Yes the event toggles are distinctly binary, with two flavours of chaos, but the actual gameplay is great and I’ve already seen a swathe of bizarre and intricate stunts and combos up on YouTube. You can mangle hostiles in a great many ways, with bullets and blades and explosives or the various powers that augment your mobility or let you control or otherwise throw enemies around, and maps tend to be large enough to enable alternate routes and subquests. The scenarios are very specific— they don’t change from playthrough to playthrough, despite a few randomised target variations— but there are a number of ways to approach them.
So to focus less on what it could have or “should” have been and talk about what it is, Dishonored is that rarest of things: a game that I replayed immediately after finishing it. It’s a whole lot of fun, and as I stab and sneak and magic and shoot I’m left wondering why we left that gem down the side of the sofa in the first place. Or why I persist in using that metaphor.
I walked into the world of Dishonored and was braced for excellence. Deus Ex alumni, delightful art-design, imaginative world building and glorious freedom, it’s like someone made a design document deliberately designed to make me swoon.
Why then, after playing Dishonored do I feel a little bit disappointed? Is it the way the game swerves towards linearity in its closing acts? Perhaps it’s because throughout all the hiding, the stabbing, the blinking and the err… hiding I rarely felt as though I was really being tested. Maybe it’s the way the potential of the characters was never fully realised. On the surface they were interesting and some of them were voiced by some of the finest actors (let alone voice actors) in the business. But none of them really sticks in the mind the way the characters of say Deus Ex, System Shock 2 or Thief did. Or maybe that’s the problem, the ‘immersive sim’ as that elite genre is generally known, has produced some of the finest moments in gaming. Dishonored doesn’t feel unworthy of walking in those hallowed footsteps, but for me it never really rises out of their shadow either. Perhaps judging it against them is an urge I should have suppressed.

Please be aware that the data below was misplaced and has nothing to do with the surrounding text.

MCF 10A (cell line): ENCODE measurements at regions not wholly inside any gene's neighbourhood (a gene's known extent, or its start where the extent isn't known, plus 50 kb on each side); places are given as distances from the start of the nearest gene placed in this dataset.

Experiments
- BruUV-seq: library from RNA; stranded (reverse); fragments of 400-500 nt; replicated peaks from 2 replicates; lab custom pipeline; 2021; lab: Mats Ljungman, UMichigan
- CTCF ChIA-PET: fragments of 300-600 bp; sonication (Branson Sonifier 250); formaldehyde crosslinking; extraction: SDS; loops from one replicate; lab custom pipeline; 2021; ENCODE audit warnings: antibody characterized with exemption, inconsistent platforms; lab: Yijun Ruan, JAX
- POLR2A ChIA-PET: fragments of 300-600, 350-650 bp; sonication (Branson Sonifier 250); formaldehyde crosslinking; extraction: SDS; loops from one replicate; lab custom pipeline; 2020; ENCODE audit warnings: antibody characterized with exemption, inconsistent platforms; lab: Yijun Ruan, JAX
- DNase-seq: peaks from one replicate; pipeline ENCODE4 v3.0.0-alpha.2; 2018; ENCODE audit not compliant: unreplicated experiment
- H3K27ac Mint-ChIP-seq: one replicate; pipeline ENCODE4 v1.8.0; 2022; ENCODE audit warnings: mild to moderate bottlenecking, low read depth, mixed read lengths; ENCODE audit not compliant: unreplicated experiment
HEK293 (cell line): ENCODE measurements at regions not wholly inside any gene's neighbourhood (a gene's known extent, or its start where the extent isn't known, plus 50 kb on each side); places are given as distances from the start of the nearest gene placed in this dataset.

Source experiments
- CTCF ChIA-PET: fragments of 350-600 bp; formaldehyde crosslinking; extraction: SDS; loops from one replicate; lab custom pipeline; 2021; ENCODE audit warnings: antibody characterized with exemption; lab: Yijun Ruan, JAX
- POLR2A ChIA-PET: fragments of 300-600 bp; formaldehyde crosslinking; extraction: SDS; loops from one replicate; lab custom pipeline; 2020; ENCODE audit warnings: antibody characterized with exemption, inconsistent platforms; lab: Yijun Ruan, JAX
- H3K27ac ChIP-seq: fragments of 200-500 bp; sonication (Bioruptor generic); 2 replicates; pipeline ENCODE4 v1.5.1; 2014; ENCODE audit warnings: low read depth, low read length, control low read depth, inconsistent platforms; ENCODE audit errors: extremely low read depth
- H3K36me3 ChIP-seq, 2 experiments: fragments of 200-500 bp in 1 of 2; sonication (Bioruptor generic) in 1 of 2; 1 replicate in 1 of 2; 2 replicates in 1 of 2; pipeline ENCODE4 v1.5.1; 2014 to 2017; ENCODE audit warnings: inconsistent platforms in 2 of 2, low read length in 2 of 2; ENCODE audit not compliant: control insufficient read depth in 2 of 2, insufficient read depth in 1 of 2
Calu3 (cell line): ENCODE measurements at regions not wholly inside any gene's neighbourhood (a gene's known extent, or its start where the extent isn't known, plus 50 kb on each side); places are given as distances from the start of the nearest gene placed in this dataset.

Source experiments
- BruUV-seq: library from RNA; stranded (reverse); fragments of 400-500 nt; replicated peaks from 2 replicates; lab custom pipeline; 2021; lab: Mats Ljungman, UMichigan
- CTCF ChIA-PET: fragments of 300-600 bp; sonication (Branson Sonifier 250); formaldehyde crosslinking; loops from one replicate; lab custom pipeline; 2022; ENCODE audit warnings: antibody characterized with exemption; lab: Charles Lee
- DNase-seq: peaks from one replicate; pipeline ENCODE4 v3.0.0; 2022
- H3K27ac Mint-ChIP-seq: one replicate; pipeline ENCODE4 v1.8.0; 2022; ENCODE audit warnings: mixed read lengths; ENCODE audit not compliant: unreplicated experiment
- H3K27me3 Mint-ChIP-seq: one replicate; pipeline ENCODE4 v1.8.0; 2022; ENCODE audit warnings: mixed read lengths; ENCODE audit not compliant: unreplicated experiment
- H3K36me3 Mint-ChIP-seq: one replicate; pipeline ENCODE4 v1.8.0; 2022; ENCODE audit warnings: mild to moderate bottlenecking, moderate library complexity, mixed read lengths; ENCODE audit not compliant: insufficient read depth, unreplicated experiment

Maybe I was just playing it wrong. I usually approached levels in a stealthy manner, but once cover was broken I wanted to use my character to his full potential and see how he could adapt to the chaos unleashed. Perhaps I would have enjoyed the game more if I’d applied a credos to Corvo. An all stealth rule, or a no killing rule would certainly add self-imposed challenge to a game that was all too easy the way I played it.
Dishonored still ranks as a good game for me, maybe even very good. But I still left the game feeling as though it hadn’t quite fulfilled its potential, I’ll play it again at some point, to see how things change when you follow a different path, when you imbue your character with a set of values and follow them to the letter. But for now it ranks as an enjoyable experience, if not quite unforgettable.
I covered most of my thoughts on Dishonored when I delivered my Verdict on it, in short, I believe it is a brilliant game which will probably stand near the top of my Game of the Year rankings. Whether it stands up to the likes of Deus Ex, System Shock 2 or Thief I don’t know, and in all honesty, it probably won’t as time goes on. The nature of games has changed since those halycon days, perhaps the golden era of PC gaming and the immersive FPS.
In the present climate where the charts are largely dominated by sports franchises and blockbuster sequels, I think Dishonored shows that there is still room out there for an all new IP, even if it is only a singleplayer game. It is far from perfect, but no game ever is unless you wear rose-tinted glasses, but it goes about its business very smoothly, even if it can be claimed to fall apart slightly after the big twist, which isn’t really much of a twist if you are paying attention.
I am keen to go back and continue my second playthrough and accept the consequences of my actions, rather than reloading as soon as I get spotted. Indeed, I am eager to fully explore some of the areas I left relatively untouched, especially Lady Boyle’s manor which I probably rushed through and really didn’t give as much time to as it deserved. As I said in my Verdict, if you treat it like any other corridor shooter, you won’t truly experience the joy of the game.